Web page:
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Glossary

The Bernas Estocadas system is from the Negros Occidental region of the Philippines. Thus, the majority of terms are from Hiligaynon or Ilonggo (a Binisaya language spoken in the Western Visayan provinces of Negros Occidental, Guimaras, and Panay). Spelling of Filipino martial arts terms is a fraught space, as vowel sounds like 'o' can be represented by 'u' and vice versa; or 'i' may be replaced by 'y'. It is worth noting that when writing Spanish loan words, authors will sometimes use the Spanish 'c' (eg. Combate, or Corto Mano) while at other times the Filipino 'k' will be used (eg. Krossada, or Kambyó), but the same words may be spelt either way (eg. Kombáte, or Cambio). To try to eliminate some confusion, the majority of spellings used in this glossary come from the online hiligaynon.pinoydictionary.com, and the accents placed upon the words, which are often written without them, are used here to help non-Ilonggo speakers understand where the stress is placed for better pronunciation.

​​A

  • ABANÍKO (v.), to fan; to strike with a fanning motion. In Bernas Estocadas one of the advanced PALABÚLAK strikes.

  • ABANTE (v.), advancing.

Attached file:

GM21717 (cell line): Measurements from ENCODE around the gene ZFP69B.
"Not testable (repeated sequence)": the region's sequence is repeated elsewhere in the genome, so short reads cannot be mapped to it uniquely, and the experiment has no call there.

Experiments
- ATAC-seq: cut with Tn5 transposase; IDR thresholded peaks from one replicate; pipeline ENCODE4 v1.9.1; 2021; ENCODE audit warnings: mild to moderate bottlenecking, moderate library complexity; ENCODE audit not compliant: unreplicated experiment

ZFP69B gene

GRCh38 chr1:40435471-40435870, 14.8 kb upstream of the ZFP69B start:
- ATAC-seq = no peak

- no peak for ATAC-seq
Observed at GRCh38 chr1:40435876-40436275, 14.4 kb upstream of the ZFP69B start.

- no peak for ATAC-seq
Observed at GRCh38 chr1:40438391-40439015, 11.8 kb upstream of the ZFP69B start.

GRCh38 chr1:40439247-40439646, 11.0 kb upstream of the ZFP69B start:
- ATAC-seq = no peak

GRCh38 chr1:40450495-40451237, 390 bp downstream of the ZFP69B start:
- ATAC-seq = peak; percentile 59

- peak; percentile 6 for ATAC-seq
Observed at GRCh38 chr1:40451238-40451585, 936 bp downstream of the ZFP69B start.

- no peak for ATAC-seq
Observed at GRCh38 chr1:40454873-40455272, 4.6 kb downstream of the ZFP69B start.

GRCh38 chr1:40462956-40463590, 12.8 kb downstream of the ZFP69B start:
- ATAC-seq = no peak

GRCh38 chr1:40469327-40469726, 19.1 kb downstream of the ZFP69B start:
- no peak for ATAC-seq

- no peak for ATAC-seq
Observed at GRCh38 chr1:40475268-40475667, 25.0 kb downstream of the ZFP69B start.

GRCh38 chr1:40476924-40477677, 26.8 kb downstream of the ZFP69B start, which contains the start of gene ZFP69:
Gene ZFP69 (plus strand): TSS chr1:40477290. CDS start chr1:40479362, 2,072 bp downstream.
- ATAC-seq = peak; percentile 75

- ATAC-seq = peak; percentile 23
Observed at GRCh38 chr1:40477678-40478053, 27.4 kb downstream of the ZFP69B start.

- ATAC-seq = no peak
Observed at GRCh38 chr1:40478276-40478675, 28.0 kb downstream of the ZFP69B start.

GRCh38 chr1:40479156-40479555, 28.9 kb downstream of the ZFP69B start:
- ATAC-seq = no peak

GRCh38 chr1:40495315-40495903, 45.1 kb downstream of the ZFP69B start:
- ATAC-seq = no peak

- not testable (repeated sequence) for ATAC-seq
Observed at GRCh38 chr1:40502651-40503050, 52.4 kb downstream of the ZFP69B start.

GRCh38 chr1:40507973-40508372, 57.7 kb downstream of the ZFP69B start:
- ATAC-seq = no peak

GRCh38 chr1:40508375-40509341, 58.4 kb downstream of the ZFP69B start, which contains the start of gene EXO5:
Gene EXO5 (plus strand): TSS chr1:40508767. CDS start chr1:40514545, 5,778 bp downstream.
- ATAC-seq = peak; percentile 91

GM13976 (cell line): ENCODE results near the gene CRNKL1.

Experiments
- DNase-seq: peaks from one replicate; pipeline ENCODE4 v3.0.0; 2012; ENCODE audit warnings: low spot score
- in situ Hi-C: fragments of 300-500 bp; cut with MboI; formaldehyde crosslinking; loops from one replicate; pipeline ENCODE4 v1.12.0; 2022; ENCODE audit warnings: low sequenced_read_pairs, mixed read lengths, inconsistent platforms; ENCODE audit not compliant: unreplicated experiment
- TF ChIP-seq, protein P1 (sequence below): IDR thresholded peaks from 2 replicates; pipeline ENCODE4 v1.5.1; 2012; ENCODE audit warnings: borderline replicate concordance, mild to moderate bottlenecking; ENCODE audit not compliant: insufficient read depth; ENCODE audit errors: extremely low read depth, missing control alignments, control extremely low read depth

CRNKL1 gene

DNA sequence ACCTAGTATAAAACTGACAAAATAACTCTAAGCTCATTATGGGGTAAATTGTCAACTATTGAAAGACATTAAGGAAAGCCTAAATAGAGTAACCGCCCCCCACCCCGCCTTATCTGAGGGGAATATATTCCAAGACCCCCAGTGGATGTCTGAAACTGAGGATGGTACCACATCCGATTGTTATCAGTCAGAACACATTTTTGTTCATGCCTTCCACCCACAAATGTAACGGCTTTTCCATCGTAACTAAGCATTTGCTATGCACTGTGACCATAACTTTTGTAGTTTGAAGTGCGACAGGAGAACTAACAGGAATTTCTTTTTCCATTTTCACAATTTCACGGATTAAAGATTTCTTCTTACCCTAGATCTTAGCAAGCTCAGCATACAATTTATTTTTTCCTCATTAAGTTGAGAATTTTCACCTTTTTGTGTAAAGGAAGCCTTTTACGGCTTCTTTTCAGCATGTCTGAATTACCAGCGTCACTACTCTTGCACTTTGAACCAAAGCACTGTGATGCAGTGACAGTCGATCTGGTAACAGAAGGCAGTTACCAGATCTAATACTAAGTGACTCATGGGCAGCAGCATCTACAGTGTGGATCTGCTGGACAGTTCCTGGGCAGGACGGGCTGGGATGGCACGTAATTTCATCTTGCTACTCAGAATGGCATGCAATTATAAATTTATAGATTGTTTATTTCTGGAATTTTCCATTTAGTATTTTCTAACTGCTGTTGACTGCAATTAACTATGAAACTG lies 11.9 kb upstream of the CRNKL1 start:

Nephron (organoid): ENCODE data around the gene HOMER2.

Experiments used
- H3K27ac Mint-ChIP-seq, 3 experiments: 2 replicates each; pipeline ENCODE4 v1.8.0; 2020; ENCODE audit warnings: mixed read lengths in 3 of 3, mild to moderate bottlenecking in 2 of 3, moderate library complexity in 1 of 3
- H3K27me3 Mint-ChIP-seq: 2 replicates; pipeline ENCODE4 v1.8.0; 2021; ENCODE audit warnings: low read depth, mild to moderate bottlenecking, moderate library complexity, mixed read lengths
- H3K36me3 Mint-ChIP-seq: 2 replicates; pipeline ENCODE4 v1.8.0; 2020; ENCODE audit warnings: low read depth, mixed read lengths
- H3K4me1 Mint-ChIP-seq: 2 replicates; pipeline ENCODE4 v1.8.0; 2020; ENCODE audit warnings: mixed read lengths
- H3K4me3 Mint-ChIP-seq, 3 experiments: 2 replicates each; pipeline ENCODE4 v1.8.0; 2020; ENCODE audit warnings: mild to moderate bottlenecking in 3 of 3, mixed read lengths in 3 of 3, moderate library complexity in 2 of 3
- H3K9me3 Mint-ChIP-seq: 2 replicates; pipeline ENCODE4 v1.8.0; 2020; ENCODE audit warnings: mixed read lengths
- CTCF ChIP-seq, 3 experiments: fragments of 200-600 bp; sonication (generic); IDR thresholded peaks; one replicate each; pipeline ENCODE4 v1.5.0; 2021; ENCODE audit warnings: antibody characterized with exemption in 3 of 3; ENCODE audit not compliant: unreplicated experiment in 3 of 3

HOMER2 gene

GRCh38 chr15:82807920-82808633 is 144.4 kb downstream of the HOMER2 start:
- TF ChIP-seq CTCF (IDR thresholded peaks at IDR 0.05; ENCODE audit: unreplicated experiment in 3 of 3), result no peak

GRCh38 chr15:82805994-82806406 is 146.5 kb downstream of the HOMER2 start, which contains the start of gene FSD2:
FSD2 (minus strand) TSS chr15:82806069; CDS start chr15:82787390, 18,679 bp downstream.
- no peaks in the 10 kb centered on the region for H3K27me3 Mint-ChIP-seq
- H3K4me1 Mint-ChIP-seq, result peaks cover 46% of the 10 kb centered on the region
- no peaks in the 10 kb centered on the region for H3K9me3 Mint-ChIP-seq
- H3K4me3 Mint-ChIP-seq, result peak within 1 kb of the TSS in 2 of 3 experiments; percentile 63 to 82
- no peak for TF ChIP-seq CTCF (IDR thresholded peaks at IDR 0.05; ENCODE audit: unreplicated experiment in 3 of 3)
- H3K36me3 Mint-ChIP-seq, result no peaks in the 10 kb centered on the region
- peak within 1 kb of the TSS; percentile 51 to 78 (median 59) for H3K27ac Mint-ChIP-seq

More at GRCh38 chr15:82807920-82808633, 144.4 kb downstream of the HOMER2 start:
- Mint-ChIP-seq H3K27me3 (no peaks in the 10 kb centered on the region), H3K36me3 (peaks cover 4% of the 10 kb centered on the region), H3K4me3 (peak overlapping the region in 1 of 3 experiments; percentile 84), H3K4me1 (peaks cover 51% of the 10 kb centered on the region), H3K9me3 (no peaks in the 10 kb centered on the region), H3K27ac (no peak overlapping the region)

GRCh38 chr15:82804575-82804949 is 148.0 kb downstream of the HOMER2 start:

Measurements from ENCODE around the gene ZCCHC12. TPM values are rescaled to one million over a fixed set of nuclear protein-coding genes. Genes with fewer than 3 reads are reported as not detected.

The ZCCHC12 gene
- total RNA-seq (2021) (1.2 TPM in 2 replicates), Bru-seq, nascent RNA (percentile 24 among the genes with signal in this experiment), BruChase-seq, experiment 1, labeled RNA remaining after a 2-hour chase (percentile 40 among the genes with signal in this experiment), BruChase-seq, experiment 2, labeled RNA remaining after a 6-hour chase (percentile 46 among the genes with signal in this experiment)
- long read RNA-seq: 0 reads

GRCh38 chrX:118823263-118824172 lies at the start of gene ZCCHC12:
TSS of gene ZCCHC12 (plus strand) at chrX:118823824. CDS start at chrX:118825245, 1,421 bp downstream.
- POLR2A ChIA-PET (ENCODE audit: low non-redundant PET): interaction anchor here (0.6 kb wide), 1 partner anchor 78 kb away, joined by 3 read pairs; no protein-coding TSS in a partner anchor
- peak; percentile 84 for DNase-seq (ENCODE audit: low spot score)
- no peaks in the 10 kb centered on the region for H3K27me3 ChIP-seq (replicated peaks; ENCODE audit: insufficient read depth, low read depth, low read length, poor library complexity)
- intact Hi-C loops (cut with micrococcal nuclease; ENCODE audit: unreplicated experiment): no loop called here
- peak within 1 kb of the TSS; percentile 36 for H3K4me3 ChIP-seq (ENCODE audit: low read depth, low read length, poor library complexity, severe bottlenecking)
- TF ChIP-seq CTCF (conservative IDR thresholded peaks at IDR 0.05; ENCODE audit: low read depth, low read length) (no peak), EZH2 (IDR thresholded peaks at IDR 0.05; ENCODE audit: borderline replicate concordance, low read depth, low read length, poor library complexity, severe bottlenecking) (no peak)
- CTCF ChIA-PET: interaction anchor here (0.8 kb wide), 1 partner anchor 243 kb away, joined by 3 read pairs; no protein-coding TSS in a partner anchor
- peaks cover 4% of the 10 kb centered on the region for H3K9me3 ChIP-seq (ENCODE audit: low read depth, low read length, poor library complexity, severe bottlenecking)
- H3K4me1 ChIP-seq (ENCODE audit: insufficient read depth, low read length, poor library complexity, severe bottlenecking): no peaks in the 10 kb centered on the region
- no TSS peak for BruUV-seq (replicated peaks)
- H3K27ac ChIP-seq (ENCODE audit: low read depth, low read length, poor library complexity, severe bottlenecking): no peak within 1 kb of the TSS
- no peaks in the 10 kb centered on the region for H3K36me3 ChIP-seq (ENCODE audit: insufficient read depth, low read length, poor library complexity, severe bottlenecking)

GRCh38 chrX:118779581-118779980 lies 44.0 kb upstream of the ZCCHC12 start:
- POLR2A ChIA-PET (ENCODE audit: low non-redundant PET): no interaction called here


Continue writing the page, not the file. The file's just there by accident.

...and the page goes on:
• ABESEDARIO (n.), ABCs, basics, or fundamentals.

  • ABIERTA (n.), open; an open guard position; the opposite of SERRADA.

  • AGÁLON (n.), master.

  • ÁKON (art.), my or mine; can also mean to acquire for oneself.

  • ALKONTRA KARGADA (v.), (from KONTRA "to go against" or "to oppose" and KARGADA "cargo or load"), the principle of "meeting the force" when engaged in defence. The opposite of PAÁNOD.

  • ANTÍNG-ANTÍNG (n.), amulets, talismen, or charms that are believed by the wearer to give them special powers, such as an ability to avoid being cut. Sometimes warn as tattoos.

  • ANTIS (pr.), before; to anticipate the opponent's intent, and to initiate  your counter as they prepare to attack, before they have a chance to move. 

  • ÁPAT (n.), four.

  • ARNISADOR (n.), a stick-fighter, whose weapon is both their sword and their armour (shield).

  • ATRAS (v.),, withdrawing or retreating.

​​B